It’s “What have you been watching?”, your chance to recommend to fellow TMINE readers anything you’ve been watching this week
Previously on TMINE
No reviews. Sorry. Usual excuses – and it’s going to be worse next week, since I’m on holiday because it’s Half Term, which means WHYBW will be taking a break next week, too.
But I have been watching TV, I promise. And I will be watching more…
Next on TMINE
There’s actually not too much coming up in terms of new shows for me to review. Netflix has limited series The Queen’s Gambit, which I might try. But HBO’s The Undoing, which airs on Sunday in the US, is going to be on Sky Atlantic on Monday, so there’s nothing for me to do there, I suspect.
Otherwise, the second season of The Mandalorian starts on October 30, but that’s about it. Probably a good time for us all to have holidays, then.…
What TMINE has been watching
The regulars list is starting to dwindle again. After the jump, reviews of the latest episodes I’ve watched of neXt, The Right Stuff, Tehran and Warrior, the season finale of Criminal (UK), as well as the first episodes of new Canadian show Trickster and the latest Marvel comics adaptation Helstrom.
However, at least one of those is for the chop. Can you guess which one?
What TMINE watched this week
In Canada: Wednesdays, 9pm (EDT), CBC
In the UK: Acquired by Syfy UK
Based on the bestselling trilogy of novels by Eden Robinson, Trickster tells the story of Jared, an Indigenous teen struggling to keep his dysfunctional family above water. Jared holds down an after-school job and cooks ecstasy on the side to support his separated parents – partying mum Maggie, who self-medicates an undiagnosed mental illness, and unemployable dad Phil, who has a painkiller addiction and a new girlfriend.
But when Jared starts seeing strange things – talking ravens, doppelgängers, skin monsters – his already chaotic life is turned upside down. At first, he thinks he’s losing his mind, but to his relief, and terror, the supernatural events are all too real. It turns out there’s more than meets the eye to the place Jared grew up, the people he loves – and to Jared himself.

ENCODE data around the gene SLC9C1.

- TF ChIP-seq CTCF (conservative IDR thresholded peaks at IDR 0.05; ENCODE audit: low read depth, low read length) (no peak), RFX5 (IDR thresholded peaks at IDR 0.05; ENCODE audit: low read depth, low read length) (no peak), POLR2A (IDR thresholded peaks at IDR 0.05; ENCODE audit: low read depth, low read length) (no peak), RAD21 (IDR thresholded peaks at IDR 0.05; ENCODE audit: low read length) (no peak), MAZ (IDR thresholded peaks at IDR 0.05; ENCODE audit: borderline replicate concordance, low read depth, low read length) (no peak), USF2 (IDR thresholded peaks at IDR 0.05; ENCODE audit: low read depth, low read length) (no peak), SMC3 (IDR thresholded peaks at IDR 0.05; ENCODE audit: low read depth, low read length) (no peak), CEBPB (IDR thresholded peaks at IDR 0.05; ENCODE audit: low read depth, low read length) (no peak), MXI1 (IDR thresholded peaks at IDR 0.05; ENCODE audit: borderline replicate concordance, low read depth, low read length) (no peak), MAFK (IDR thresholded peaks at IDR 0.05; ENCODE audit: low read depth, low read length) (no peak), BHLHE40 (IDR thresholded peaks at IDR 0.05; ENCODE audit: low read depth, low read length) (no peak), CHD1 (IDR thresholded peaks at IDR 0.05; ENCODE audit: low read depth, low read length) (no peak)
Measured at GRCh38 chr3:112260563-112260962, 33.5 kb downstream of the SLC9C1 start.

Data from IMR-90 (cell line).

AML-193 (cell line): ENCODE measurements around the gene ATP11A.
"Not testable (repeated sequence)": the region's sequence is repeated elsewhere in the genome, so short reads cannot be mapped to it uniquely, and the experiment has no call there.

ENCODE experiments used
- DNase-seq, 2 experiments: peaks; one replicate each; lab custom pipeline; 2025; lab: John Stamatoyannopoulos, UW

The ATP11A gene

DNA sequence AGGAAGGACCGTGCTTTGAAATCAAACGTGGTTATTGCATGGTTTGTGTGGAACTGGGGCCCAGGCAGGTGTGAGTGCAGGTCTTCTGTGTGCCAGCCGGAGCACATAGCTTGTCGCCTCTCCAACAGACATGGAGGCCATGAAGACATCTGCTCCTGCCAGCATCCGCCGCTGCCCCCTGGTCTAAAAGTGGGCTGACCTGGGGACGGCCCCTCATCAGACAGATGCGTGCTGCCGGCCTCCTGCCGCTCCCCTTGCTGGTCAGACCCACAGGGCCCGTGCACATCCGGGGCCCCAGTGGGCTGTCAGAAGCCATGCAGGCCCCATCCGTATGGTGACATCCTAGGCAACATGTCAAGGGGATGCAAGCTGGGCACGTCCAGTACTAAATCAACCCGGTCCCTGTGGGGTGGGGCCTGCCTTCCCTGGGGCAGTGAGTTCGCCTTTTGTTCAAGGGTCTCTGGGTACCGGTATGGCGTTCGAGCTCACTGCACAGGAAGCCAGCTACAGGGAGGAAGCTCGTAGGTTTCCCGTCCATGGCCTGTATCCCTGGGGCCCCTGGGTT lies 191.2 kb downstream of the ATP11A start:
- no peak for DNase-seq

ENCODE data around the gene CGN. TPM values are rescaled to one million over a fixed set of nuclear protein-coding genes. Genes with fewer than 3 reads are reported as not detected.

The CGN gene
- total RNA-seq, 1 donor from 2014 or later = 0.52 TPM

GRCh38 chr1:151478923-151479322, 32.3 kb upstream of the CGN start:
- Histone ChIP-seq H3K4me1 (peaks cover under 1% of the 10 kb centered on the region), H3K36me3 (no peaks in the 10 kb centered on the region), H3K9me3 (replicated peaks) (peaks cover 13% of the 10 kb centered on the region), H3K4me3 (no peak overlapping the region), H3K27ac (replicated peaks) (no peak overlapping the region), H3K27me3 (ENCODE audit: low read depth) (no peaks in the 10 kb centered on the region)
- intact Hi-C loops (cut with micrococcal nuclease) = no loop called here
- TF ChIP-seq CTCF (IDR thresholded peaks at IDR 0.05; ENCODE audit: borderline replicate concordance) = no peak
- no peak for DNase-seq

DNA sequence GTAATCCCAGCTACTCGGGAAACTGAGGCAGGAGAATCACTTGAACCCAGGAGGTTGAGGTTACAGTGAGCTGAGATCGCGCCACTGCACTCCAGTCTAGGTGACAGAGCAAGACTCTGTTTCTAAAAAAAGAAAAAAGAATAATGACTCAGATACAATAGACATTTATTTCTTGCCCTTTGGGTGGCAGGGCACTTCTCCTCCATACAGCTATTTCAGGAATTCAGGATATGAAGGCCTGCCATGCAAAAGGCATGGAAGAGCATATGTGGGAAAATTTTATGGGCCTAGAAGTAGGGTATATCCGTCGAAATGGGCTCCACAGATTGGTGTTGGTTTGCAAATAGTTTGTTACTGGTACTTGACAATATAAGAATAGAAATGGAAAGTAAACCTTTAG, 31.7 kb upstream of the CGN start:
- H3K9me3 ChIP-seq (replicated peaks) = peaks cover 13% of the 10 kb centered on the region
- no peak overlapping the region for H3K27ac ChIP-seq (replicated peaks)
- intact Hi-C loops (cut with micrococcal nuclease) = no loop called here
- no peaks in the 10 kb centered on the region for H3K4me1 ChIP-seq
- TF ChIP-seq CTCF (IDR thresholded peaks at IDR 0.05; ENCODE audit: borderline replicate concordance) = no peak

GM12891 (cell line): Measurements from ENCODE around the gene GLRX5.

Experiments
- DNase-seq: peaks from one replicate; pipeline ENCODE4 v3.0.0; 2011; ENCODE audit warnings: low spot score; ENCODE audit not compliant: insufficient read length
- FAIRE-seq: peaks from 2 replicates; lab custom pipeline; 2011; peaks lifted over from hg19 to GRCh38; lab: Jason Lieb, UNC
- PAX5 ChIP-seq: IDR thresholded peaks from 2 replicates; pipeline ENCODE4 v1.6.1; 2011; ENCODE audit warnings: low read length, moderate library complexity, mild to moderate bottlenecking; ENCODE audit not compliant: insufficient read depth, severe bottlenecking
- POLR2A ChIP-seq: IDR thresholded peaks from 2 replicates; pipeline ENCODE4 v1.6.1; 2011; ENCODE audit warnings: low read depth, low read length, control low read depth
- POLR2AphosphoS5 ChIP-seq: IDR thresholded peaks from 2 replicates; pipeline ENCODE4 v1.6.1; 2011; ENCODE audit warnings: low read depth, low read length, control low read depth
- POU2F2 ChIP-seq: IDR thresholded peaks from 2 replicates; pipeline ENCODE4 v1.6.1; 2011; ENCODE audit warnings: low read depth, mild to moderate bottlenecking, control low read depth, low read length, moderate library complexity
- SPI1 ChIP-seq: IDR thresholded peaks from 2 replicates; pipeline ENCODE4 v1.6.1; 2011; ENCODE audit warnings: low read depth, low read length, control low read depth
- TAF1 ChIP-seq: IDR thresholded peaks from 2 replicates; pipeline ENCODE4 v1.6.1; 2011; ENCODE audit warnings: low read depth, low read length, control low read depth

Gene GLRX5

This is Indigenous Gothic – spirits, ancient magic, deadly rites of passage – in a coming of age story unlike any you’ve ever seen.
Stars: Joel Oulette, Crystle Lightning, Kalani Queypo, Nathan Alexis, Anna Lambe and Georgina Lightning
Trickster reminds me a lot of One Lane Bridge, a supernatural drama from the opposite side of the world to Trickster, in which a relatively secular Indigenous man discovers he’s inherited abilities that show him visions and more. The difference is that Trickster delivers a lot more than One Lane Bridge promised.
The first episode is more or less an introduction to small town Canadian life if you’re poor, working class and First Nation – and a drug dealer who’s still at school and whose parents are both disaster areas. That’s a somewhat laidback affair that serves largely to introduce the supporting characters and make a few political points.
Things really start to lift off with the arrival of Kalani Queypo’s Trickster character, which gives us some pleasingly hallucinogenic moments, from singing, reality-distorting ravens to doppelgängers and more.
However, the second episode is when the show starts to hit something of a stride, since it seems that the Queypo isn’t the only supernatural being in town – and that disaster area mum might actually not be quite such a disaster area, but something vastly more interesting.
As seems typical of these shows, the hero is taking his time getting to grips with the idea he might be superpowered, so as of yet, he’s a bit of a leaf tossed by the wind at the moment. But at the very least, the show is very promising, sometimes even scary, and also gives a glimpse into non-standard Canadian life as a great as Pure‘s.
In the US: Available on Hulu
In the UK: Not yet acquired
Daimon and Ana Helstrom are siblings who live in Portland and San Francisco, respectively. Daimon is a college professor who aids the Saint Teresa Center for Mental Health with cases using his demonic-based abilities. At the same time, Ana works as an antique dealer who scours and kills criminals with her psychic powers. Their mother, Victoria, is held in Saint Teresa’s due to her demonic possession by a demon named Mother. Her husband was a serial killer Satanist. Daimon is forced to work with Gabriella Rosetti, an agent from the Vatican.
Stars: Tom Austen, Sydney Lemmon, Elizabeth Marvel, Robert Wisdom, Ariana Guerra, June Carryl and Alain Uy